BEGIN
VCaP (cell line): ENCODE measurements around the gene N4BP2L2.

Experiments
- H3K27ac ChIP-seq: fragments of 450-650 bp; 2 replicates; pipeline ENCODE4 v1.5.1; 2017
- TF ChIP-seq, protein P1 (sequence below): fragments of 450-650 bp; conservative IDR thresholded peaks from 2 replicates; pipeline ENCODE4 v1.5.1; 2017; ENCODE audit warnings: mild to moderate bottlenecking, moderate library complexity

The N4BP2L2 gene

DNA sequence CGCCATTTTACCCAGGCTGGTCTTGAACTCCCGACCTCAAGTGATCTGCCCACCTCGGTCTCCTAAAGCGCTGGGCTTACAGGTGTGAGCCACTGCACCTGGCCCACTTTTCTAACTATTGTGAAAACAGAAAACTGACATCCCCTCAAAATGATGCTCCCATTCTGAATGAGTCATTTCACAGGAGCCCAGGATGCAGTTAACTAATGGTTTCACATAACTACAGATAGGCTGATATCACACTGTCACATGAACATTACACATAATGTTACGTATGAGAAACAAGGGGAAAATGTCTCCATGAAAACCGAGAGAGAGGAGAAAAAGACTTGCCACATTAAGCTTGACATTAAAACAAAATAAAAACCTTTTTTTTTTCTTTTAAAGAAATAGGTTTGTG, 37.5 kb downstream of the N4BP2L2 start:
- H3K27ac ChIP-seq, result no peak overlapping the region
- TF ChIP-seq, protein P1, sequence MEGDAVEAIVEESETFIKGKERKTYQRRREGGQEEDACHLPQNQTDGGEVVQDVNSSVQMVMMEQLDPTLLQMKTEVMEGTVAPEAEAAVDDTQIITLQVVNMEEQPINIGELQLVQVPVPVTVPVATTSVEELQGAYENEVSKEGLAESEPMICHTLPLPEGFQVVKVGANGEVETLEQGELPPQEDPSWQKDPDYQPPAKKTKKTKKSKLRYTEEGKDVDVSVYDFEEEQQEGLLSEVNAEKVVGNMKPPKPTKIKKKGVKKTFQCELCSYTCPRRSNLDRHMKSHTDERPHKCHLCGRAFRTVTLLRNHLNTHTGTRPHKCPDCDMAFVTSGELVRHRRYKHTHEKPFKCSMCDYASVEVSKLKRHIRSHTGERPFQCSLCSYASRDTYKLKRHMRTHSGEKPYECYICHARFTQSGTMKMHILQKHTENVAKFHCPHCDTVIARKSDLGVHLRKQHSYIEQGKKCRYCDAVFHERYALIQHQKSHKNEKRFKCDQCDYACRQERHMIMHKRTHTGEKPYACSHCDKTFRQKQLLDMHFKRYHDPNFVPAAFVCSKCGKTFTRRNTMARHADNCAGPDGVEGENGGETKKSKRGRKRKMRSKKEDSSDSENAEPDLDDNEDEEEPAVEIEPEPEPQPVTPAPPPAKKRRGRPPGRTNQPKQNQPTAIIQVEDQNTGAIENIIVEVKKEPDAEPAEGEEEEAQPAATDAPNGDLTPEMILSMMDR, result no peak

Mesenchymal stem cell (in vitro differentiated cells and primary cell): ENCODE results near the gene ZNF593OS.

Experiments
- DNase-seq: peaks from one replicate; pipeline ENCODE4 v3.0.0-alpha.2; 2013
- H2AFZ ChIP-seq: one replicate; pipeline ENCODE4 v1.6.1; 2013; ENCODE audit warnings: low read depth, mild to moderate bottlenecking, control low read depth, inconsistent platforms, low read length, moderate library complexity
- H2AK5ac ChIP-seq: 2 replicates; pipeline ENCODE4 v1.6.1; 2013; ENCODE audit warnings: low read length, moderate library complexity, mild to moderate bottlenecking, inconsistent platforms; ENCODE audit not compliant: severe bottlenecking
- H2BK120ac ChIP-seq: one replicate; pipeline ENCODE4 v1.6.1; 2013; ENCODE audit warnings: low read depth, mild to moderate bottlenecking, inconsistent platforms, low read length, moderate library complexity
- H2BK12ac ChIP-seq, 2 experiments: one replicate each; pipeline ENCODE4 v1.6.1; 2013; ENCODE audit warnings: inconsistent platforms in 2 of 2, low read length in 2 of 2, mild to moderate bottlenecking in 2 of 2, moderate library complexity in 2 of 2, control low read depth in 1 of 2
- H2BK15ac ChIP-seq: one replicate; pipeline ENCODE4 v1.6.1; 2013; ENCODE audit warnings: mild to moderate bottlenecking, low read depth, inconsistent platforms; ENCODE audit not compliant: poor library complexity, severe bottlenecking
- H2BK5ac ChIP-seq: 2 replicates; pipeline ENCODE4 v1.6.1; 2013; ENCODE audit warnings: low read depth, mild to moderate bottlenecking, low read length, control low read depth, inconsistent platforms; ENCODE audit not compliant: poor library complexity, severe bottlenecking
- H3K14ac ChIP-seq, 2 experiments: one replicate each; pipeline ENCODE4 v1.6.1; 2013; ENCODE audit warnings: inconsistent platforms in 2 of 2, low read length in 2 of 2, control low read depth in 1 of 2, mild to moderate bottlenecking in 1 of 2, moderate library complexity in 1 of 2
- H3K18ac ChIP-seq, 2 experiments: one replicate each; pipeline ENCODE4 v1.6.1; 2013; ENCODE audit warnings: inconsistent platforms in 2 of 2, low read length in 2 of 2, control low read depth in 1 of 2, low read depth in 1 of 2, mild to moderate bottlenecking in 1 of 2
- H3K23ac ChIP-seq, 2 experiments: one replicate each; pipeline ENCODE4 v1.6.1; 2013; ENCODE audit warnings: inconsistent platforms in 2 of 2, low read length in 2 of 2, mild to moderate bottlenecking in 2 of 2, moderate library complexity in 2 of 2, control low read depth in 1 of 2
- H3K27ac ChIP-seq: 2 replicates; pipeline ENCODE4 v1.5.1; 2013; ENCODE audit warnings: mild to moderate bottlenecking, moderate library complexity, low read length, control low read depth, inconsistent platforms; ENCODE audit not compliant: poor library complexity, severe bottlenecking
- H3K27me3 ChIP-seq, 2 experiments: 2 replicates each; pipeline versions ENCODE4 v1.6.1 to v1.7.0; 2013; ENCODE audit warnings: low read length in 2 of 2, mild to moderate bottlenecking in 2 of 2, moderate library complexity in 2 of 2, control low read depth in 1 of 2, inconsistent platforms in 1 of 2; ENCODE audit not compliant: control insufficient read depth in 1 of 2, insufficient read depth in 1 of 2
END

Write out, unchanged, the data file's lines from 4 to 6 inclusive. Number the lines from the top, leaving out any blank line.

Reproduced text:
- TF ChIP-seq, protein P1 (sequence below): fragments of 450-650 bp; conservative IDR thresholded peaks from 2 replicates; pipeline ENCODE4 v1.5.1; 2017; ENCODE audit warnings: mild to moderate bottlenecking, moderate library complexity

The N4BP2L2 gene

DNA sequence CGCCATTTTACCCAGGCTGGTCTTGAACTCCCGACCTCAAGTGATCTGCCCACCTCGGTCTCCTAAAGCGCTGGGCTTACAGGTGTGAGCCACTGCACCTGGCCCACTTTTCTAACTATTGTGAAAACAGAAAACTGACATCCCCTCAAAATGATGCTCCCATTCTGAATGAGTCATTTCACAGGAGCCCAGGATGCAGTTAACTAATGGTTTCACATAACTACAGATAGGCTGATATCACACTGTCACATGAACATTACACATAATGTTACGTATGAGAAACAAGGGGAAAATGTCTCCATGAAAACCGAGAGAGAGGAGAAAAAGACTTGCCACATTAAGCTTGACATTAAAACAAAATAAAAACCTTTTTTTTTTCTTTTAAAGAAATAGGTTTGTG, 37.5 kb downstream of the N4BP2L2 start: